Small trees, shrubs, or rarely perennial herbs. Branchlets often with prominent lenticels. Leaves opposite, simple, trifoliolate, to pinnately compound, entire or variously toothed, occasionally lobed; stipules present or absent. Inflorescences determinate, terminal, paniculate or umbel-like cymes, sometimes the outer flowers sterile and with enlarged petals. Flowers bisexual, regular or irregular, 3–5-merous. Sepals 2–5, fused, reduced, with only a single vascular trace. Petals 3–5, spreading, often with a short tube, and well-developed. Nectar produced by glandular hairs on top of ovary (Viburnum), or nectary absent (Sambucus). Stamens 5, sometimes divided and appearing as 10 filaments, fused to base of corolla, inserted in corolla tube; anthers 2-locular, dehiscence by longitudinal slits. Ovary inferior or half-inferior, 1–5-locular; ovules 1 or more in each loculus, with axile placentation. Style(s) short, stigma capitate or lobed. Fruit a drupe. Seeds 1–5.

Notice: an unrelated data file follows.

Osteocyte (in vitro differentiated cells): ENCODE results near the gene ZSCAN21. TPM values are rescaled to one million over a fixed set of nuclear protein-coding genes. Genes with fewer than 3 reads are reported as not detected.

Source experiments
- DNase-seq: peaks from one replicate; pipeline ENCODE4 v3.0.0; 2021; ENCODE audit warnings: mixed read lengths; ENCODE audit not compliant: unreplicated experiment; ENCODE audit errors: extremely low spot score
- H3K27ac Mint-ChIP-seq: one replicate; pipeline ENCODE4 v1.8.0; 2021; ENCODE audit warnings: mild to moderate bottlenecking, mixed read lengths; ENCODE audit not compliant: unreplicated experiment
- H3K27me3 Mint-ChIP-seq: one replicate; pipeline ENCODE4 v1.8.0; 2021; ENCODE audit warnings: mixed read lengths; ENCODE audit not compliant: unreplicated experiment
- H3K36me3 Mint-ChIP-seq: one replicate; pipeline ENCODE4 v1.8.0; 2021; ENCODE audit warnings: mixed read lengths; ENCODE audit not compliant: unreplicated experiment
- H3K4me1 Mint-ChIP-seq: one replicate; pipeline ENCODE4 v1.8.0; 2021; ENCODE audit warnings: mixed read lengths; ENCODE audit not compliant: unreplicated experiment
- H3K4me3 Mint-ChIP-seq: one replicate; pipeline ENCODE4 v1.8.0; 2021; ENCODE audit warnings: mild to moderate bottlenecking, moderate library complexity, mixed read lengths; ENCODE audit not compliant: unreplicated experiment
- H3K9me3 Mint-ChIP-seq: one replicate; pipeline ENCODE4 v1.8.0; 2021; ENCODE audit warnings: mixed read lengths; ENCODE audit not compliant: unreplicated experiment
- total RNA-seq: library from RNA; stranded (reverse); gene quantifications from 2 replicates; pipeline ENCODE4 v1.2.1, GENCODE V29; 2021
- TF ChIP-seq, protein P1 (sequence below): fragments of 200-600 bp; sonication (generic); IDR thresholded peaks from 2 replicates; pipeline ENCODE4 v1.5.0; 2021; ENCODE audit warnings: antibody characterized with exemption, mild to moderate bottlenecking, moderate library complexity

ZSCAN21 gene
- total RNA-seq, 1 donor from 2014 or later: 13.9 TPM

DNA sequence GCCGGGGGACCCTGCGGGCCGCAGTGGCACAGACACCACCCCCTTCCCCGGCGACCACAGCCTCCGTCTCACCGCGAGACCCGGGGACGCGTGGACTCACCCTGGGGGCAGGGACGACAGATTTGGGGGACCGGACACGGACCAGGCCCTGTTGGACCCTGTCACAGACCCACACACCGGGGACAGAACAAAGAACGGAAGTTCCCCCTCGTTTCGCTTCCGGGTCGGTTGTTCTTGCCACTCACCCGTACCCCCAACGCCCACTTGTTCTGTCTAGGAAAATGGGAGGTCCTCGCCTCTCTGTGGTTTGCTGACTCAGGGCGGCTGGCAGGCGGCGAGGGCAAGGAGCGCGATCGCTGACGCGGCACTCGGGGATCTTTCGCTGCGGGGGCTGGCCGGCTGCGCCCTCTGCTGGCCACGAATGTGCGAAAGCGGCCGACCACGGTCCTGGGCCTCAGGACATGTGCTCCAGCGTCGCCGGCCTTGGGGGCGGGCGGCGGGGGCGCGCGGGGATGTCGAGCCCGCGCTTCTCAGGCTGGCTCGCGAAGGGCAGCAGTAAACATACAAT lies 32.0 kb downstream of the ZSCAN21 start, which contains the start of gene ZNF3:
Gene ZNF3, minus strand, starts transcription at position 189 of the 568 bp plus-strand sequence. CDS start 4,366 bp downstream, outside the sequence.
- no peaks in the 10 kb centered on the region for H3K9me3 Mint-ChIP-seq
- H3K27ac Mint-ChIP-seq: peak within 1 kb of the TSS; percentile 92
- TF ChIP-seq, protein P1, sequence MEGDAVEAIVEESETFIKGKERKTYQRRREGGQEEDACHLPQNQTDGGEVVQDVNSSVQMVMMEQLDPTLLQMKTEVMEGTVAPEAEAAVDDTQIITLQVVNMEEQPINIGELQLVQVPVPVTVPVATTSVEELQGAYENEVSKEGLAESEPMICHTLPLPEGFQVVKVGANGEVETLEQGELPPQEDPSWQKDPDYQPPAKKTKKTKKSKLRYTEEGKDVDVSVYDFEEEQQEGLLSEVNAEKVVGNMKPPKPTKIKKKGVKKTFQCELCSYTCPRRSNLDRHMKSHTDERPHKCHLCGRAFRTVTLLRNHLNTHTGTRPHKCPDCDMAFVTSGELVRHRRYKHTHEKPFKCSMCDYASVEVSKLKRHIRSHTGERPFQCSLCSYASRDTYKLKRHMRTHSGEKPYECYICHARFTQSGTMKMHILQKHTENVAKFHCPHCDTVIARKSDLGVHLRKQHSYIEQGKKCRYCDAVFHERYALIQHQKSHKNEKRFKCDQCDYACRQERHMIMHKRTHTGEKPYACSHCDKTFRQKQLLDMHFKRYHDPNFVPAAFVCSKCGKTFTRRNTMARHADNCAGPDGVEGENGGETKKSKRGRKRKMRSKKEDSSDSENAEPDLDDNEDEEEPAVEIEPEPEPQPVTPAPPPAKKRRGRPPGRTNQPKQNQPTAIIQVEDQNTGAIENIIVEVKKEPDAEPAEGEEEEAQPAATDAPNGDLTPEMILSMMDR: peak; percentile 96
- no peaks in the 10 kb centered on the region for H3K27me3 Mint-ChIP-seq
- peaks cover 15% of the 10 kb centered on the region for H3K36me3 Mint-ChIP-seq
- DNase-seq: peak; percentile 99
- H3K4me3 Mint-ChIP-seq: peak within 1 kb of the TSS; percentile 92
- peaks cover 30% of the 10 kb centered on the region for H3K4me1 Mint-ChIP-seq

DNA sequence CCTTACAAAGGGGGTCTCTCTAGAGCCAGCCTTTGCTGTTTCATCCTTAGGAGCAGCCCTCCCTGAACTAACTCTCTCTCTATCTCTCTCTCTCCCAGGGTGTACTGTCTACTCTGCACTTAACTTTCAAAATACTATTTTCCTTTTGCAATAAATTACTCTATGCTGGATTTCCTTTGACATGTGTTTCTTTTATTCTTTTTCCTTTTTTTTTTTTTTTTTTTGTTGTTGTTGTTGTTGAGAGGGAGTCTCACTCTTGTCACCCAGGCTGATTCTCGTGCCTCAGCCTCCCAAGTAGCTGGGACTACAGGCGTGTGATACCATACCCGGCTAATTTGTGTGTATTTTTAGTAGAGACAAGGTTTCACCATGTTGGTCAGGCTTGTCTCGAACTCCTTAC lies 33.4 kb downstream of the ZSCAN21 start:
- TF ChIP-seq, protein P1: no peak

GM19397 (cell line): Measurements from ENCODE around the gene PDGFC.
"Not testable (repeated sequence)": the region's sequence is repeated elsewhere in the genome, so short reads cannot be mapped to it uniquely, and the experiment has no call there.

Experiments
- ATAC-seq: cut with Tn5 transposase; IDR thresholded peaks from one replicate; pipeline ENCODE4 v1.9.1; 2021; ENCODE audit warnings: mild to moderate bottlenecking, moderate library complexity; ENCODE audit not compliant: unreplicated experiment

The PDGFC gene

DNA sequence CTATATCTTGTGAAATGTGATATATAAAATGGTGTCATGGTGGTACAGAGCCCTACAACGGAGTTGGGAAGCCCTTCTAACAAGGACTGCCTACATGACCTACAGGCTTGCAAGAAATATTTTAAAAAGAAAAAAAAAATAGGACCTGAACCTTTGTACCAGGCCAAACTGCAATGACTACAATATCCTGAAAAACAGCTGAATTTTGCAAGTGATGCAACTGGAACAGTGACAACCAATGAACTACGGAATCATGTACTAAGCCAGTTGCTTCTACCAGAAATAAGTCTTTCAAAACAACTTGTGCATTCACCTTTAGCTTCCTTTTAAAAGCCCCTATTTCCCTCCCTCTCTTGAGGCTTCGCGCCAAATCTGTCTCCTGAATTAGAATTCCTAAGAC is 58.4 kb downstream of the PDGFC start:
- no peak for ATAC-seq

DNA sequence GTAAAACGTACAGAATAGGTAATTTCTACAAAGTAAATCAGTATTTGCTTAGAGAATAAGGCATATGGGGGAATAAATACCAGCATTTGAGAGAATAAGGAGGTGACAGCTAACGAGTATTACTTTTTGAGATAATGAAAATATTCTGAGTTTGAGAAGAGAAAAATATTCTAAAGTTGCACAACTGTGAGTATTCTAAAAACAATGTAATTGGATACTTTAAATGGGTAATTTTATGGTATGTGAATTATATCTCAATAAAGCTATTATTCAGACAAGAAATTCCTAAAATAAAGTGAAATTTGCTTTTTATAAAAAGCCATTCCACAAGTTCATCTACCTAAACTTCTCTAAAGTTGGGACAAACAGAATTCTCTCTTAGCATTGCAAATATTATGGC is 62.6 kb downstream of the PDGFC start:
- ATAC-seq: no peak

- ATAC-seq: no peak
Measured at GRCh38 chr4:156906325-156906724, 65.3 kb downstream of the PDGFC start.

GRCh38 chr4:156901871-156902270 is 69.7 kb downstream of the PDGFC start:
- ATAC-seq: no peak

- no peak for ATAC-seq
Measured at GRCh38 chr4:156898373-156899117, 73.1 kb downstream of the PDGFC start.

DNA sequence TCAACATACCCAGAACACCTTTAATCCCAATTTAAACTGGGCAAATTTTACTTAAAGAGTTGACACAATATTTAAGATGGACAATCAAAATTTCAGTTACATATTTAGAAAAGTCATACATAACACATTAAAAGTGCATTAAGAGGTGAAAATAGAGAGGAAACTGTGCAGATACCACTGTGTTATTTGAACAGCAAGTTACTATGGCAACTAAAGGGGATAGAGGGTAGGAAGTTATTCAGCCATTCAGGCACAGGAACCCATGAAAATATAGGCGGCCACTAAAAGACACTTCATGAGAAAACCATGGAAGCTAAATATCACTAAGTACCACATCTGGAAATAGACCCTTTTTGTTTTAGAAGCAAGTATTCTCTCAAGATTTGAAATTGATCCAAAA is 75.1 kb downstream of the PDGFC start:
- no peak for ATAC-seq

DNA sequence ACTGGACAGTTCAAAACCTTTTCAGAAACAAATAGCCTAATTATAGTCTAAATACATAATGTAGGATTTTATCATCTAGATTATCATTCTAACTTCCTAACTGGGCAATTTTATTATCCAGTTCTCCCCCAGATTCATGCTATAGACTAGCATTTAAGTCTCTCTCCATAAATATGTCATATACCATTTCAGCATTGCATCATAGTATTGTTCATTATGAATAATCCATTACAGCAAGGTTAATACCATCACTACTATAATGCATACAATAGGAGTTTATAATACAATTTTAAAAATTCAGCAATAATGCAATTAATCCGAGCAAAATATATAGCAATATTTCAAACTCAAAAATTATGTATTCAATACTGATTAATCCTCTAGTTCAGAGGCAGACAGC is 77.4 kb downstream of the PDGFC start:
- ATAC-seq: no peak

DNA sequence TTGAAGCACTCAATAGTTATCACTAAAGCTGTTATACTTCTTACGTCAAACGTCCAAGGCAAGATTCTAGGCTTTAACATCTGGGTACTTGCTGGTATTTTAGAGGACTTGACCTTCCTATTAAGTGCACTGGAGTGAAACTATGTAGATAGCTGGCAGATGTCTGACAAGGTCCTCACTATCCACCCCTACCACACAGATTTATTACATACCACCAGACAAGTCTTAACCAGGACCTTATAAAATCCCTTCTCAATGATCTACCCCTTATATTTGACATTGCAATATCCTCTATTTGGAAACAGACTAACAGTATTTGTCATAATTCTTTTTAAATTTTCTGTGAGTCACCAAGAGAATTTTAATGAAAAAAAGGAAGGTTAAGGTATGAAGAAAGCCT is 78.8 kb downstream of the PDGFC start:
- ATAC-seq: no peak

Adoxaceae has traditionally been treated as part of Caprifoliaceae. This treatment follows Stevens, P.F. (2001 onwards).
Adoxaceae is readily distinguished from Caprifoliaceae by its radial (vs bilateral) flowers, with a short (vs elongate) style, and a glandular nectary on top of the ovary or nectary absent (vs nectary composed of glandular hairs on the lower part of corolla tube) (Judd et al 2016).
5 genera and c. 200 species, in northern temperate to tropical montane regions, S.E. Australia, rare in Africa; 2 genera in Australia, and 5 species (2 species endemic, 2 species naturalised).
Judd et al. (2016); Stevens (2001 onwards).
Created by: Val Stajsic
Updated by: Val Stajsic, May 2018